Mediations: Philip Young

  • Mediations comments on public relations theory and practice, with an emphasis on social media and communication ethics. Philip Young is project leader for NEMO: New Media, Modern Democracy at Campus Helsingborg, Lund University, Sweden. All views expressed here are personal and should not be seen as representing Lund University or any other organisation.

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    How is a blogger, or even the person in charge of well funded on-line newspaper and media archives, actually meant to know that a particular unsolved crime has resulted in an arrest and a court appearance before a jury ?

    Why are juries somehow assumed to be incapable of ignoring rumours and irrelevant or unsubstantiated allegations, when a Magistrate or even a panel of High Court Judges is deemed, magically, to be immune from such influences ?

    Surely if a Judge does decide to impose reporting restrictions on a particular case before a jury, then there should be an authoritative website, with RSS/XML syndication feed, email lists etc. which publishes the minimal details required for responsible media and bloggers to temporarily censor their archives during the court proceedings, and to restore them after the verdict has been announced ?

    What about foreign based media and blogs ?

    In terrorism cases, where people are being held for up to 28 days, and if the Labour politicians get their way, 90 days or longer without even being charged, i.e. longer than the normal attention span / "news cycle" of the media, then where is the the Contempt of Court Act ?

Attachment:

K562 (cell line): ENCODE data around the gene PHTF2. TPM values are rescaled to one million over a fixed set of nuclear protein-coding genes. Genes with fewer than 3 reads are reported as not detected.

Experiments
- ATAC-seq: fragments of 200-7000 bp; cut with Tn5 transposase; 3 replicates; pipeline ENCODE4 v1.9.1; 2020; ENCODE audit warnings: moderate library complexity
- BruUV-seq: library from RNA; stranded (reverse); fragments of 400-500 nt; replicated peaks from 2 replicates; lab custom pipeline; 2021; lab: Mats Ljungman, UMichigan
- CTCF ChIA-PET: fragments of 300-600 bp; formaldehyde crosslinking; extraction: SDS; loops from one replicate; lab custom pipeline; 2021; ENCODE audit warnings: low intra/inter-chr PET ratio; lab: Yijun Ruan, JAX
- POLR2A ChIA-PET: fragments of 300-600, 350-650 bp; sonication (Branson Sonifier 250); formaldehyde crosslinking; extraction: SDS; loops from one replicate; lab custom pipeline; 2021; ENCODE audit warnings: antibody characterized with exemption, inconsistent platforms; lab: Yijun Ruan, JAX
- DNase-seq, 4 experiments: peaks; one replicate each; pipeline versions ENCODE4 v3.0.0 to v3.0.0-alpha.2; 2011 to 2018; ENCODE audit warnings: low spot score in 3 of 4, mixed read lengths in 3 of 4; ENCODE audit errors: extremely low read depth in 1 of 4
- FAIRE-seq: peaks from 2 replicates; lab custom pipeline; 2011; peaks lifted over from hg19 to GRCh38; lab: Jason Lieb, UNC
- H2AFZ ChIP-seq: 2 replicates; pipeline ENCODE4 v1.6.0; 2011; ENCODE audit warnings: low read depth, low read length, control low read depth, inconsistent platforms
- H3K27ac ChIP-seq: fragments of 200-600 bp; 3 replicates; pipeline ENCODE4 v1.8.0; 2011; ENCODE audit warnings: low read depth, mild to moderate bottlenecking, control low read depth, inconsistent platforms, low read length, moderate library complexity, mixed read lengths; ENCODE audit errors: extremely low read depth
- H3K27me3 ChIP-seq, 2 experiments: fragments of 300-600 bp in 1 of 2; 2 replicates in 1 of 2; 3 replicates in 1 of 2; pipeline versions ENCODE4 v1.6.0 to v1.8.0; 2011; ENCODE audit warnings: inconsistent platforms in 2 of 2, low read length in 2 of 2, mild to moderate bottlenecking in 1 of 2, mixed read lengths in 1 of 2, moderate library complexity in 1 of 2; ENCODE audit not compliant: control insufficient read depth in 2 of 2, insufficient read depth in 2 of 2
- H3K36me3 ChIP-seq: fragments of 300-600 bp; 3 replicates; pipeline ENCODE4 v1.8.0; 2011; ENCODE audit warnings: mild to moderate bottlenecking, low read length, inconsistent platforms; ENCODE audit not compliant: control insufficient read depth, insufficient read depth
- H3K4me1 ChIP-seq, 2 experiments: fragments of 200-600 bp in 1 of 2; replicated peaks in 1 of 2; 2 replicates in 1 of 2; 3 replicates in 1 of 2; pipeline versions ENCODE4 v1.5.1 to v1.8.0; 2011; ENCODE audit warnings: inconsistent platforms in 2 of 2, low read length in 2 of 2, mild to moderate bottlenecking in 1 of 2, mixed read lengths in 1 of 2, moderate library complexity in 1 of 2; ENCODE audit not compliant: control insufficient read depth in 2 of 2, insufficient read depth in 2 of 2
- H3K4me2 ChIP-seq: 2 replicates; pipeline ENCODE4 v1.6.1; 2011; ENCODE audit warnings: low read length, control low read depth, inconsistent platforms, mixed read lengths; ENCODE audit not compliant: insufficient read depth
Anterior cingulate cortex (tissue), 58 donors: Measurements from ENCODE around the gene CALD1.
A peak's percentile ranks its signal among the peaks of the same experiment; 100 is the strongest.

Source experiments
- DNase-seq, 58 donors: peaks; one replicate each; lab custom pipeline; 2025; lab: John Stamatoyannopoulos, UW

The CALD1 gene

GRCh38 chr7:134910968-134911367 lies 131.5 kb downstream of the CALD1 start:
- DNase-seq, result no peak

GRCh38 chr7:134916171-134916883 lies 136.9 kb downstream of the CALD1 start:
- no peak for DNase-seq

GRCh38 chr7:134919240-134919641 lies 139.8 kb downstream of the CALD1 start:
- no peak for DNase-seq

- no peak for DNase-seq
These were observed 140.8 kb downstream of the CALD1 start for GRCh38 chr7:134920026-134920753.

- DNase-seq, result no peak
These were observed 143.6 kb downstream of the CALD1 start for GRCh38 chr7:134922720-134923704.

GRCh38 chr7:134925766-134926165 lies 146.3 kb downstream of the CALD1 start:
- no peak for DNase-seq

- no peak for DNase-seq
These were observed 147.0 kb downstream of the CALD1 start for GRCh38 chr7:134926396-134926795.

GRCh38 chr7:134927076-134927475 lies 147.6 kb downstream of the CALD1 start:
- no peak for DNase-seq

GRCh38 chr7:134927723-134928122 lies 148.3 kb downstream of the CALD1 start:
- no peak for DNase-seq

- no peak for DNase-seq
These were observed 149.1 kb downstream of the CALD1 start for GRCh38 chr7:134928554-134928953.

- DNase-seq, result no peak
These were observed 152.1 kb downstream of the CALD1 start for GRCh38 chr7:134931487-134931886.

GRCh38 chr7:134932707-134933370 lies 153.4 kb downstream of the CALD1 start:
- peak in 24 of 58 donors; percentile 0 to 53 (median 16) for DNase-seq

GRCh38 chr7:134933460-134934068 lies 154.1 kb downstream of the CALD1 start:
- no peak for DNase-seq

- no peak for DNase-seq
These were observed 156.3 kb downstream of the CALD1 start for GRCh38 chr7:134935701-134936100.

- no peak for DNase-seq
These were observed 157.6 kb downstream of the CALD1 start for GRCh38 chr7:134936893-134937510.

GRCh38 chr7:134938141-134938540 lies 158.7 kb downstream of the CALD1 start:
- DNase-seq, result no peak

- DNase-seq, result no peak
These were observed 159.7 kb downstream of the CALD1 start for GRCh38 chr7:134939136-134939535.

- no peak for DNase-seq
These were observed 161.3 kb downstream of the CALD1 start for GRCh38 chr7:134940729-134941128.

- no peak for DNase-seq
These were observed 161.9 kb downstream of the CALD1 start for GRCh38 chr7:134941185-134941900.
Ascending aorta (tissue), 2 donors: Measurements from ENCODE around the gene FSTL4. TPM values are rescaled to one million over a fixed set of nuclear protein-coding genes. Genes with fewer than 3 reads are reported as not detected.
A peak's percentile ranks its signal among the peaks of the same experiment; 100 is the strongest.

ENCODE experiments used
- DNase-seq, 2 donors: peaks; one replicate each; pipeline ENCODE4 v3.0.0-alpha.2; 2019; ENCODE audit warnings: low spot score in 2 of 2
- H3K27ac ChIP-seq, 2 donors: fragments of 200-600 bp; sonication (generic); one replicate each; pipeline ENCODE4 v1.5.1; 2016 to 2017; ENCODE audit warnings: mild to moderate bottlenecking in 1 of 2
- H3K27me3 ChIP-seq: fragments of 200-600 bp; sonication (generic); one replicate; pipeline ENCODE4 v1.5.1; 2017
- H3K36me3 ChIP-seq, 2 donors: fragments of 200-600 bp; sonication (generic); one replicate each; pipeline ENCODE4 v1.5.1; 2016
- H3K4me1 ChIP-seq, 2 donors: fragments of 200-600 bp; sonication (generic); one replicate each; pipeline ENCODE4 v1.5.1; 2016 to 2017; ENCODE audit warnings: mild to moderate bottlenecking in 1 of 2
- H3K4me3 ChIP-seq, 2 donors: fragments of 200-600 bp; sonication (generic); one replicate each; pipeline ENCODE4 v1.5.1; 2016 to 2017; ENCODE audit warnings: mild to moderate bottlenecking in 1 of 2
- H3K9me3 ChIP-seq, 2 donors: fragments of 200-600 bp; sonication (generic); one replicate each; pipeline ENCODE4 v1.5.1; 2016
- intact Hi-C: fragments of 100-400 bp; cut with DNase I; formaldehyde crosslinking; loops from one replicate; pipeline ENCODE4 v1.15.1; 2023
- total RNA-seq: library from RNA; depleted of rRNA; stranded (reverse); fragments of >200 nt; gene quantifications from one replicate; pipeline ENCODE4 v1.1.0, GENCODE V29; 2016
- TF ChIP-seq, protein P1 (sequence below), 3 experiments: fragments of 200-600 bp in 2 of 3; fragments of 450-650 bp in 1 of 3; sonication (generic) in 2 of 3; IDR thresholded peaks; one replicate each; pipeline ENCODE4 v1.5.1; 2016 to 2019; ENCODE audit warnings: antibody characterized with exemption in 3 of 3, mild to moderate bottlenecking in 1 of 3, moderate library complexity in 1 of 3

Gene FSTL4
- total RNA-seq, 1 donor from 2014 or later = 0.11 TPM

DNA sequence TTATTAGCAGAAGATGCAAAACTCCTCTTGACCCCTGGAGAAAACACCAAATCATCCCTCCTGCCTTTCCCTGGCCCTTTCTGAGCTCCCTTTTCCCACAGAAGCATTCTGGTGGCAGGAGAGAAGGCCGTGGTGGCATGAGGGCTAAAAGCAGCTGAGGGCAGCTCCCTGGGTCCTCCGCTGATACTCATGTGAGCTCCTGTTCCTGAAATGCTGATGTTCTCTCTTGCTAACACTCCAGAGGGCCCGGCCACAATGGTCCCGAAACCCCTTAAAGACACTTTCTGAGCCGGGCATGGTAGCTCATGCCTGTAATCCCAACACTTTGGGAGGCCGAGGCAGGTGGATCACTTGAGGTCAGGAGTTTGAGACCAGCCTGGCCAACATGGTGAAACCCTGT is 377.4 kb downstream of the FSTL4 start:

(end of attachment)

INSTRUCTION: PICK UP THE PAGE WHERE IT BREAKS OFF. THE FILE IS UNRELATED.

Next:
There is no control over all the media speculation, hype, leaks and unattributed briefings of "background details" from UK Police, intelligence and Government sources, and from foreign intelligence and government sources, which is then further commented on in the "blogosphere".

    Quite a bit to deal with there but here goes:

    1 How are you supposed to know...? The courts expect you to check. There is a defence in the Act if you don't know or have no reason to suspect an arrest has been made, but you have to have checked.

    2 Why are juries...? We might not agree that juries are less or more vulnerable than magistrates or judges, but that's the law, or at least, that's how judges have interpreted the law. If you want to avoid a prosecution culminating in an unlimited fine you have to operate within that law.

    3 Surely if a judge...? The restrictions of the Contempt of Court Act are not 'imposed by a judge' they automatically apply once a person is arrested. The UK judicial system does not take it upon itself to maintain e-mail lists of interested parties. It places the onus on those publishing to check before they do so. It's easy enough to do, pick up the phone or send an e-mail to the investigating police force.

    4 Foreign-based media and blogs are not bound by UK law. Yes, UK jurors have access to them, but the courts figure more of them have more access to UK media. See above re it's the law, work with it.

    5. In terrorism cases the rules are the same, once someone has been arrested then proceedings against them are active and so the Act starts to bind you.

    6 "There is no control..." Depends what you mean by control. No, most of the time there might not be, but now and again someone comes a cropper when they push too far and reveal too much before a trial.

    But, remember, Philip started this discussion with reference to ethical behaviour by bloggers. The underpinning ethic of the Contempt of Court Act is the preservation of the judicial process, the assumption of innocence and the right to a fair trial. These are fairly fundamental principles in free societies.

    Bloggers do themselves a disservice if they argue that their right to comment on whatever they want, whenever they want somehow trumps a person's right to justice.

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